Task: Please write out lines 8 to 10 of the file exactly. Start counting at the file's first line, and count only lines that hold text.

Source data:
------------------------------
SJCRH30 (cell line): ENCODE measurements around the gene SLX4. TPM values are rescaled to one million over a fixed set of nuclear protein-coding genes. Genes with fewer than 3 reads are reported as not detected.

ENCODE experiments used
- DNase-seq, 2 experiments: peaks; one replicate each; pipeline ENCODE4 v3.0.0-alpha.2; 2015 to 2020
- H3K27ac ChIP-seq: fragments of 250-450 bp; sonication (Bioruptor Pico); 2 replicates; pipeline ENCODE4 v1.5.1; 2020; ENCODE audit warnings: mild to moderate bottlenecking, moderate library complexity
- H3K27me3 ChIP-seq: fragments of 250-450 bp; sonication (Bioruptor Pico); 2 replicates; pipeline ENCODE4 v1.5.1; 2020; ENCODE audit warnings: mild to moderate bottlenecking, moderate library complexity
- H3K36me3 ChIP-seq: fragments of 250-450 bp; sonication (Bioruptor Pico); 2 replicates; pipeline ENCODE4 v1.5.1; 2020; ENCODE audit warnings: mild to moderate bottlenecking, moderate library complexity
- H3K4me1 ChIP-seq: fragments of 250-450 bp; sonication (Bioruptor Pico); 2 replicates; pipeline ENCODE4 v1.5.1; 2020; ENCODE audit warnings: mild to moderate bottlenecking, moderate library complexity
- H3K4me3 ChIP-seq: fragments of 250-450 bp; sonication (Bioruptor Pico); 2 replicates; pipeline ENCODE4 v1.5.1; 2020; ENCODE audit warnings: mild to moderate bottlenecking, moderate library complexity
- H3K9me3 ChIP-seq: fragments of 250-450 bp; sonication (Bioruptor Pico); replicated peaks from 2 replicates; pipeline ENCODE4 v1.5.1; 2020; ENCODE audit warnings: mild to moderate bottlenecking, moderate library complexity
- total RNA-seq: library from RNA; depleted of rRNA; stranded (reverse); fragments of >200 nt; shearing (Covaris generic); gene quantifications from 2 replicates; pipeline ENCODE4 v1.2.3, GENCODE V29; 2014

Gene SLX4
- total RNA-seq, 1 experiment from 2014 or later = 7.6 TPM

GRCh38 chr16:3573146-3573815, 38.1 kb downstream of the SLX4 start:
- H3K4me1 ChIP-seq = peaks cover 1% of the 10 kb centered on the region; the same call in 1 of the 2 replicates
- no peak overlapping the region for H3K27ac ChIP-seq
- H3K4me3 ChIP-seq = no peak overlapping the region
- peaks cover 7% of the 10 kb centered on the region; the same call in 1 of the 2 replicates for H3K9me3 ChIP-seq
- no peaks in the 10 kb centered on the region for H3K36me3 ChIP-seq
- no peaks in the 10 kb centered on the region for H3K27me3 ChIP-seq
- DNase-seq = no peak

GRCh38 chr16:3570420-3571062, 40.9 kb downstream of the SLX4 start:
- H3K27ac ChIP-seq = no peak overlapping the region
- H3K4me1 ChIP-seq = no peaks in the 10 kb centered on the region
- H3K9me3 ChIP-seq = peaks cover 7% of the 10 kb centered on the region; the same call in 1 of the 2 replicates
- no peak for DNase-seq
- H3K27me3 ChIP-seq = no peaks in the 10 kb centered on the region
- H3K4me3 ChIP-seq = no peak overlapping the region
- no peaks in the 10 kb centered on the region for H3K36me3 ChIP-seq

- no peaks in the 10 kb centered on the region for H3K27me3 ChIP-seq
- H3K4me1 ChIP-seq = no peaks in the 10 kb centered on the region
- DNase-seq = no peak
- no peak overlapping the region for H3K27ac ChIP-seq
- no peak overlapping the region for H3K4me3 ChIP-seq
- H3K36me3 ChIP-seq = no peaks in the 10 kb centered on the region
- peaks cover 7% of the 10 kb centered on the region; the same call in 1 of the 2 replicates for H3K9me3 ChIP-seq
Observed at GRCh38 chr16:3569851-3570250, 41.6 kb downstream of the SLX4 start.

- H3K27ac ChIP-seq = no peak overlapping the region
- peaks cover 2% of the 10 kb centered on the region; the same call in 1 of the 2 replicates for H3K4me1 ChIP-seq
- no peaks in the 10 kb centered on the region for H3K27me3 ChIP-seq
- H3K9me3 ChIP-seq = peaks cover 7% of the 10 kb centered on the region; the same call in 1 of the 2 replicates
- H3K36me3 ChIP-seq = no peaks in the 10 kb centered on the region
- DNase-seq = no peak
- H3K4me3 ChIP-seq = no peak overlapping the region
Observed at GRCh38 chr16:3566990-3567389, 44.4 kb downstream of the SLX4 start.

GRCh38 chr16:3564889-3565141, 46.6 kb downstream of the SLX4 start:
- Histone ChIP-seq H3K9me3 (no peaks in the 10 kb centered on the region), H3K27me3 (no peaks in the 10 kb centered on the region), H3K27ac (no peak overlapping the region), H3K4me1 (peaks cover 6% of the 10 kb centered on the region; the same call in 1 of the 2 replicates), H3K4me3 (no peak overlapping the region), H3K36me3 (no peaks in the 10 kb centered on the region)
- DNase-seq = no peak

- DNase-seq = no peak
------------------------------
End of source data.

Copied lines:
- H3K4me3 ChIP-seq: fragments of 250-450 bp; sonication (Bioruptor Pico); 2 replicates; pipeline ENCODE4 v1.5.1; 2020; ENCODE audit warnings: mild to moderate bottlenecking, moderate library complexity
- H3K9me3 ChIP-seq: fragments of 250-450 bp; sonication (Bioruptor Pico); replicated peaks from 2 replicates; pipeline ENCODE4 v1.5.1; 2020; ENCODE audit warnings: mild to moderate bottlenecking, moderate library complexity
- total RNA-seq: library from RNA; depleted of rRNA; stranded (reverse); fragments of >200 nt; shearing (Covaris generic); gene quantifications from 2 replicates; pipeline ENCODE4 v1.2.3, GENCODE V29; 2014